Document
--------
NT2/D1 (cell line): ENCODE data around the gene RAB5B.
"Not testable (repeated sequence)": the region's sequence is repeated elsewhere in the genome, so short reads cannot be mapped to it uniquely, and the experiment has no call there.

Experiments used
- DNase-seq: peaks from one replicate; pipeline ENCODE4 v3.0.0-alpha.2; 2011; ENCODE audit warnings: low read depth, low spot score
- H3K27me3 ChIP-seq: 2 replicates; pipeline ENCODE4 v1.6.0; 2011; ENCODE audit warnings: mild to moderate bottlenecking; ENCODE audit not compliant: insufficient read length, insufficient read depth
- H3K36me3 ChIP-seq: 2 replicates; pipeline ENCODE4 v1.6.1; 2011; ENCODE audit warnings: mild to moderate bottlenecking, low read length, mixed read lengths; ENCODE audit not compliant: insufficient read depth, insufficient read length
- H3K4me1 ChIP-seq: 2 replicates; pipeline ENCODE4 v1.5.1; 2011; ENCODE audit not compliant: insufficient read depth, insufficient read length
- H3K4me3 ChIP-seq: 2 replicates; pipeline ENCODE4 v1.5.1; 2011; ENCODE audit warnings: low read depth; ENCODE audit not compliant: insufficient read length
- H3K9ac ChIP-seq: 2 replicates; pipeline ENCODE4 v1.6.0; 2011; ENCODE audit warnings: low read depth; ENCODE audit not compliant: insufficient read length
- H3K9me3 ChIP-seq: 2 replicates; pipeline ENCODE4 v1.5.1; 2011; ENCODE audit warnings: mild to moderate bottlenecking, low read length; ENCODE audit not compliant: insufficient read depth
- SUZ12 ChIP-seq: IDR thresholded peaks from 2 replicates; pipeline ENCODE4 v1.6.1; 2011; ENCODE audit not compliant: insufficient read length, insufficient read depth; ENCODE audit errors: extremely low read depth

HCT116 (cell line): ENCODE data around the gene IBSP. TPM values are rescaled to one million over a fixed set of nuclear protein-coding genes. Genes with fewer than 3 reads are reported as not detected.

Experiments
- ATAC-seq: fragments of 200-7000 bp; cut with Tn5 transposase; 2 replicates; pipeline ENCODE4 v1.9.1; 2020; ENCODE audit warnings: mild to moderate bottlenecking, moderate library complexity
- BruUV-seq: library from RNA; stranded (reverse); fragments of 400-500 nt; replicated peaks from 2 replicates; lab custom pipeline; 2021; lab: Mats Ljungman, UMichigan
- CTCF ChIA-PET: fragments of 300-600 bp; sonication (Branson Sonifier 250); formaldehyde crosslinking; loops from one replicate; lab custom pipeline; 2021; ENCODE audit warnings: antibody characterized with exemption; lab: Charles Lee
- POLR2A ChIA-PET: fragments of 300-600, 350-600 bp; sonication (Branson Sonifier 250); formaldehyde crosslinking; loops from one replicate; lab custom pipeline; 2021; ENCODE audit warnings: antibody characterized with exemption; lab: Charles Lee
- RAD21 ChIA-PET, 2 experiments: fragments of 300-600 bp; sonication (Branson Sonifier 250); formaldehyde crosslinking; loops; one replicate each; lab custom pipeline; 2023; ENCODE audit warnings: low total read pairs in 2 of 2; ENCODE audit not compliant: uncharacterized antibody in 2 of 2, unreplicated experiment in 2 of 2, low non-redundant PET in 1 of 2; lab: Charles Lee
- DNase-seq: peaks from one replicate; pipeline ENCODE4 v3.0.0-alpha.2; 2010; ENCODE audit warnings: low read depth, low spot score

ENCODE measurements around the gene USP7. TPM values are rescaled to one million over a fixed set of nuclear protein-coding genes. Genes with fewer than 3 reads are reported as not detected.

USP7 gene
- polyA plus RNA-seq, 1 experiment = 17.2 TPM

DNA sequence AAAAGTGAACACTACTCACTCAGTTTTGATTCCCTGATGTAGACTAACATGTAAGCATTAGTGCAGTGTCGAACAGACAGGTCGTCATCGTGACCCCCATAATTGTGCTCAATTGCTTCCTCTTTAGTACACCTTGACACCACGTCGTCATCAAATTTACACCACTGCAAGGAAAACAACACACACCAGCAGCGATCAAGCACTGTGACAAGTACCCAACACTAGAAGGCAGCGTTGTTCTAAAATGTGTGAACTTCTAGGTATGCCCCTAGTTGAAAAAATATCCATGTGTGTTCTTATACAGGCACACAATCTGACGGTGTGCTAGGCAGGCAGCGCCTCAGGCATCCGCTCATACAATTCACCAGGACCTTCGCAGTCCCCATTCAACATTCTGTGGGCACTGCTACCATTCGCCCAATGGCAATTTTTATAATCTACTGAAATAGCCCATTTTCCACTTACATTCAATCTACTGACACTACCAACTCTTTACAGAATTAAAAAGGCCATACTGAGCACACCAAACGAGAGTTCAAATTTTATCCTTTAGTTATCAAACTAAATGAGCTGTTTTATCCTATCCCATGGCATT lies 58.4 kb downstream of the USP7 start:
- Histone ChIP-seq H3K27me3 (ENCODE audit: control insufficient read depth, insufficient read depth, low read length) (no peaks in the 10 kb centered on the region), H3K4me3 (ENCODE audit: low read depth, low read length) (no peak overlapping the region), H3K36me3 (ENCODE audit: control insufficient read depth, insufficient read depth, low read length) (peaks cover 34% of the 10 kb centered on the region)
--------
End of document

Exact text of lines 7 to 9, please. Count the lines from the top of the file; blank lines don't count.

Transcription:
- H3K4me1 ChIP-seq: 2 replicates; pipeline ENCODE4 v1.5.1; 2011; ENCODE audit not compliant: insufficient read depth, insufficient read length
- H3K4me3 ChIP-seq: 2 replicates; pipeline ENCODE4 v1.5.1; 2011; ENCODE audit warnings: low read depth; ENCODE audit not compliant: insufficient read length
- H3K9ac ChIP-seq: 2 replicates; pipeline ENCODE4 v1.6.0; 2011; ENCODE audit warnings: low read depth; ENCODE audit not compliant: insufficient read length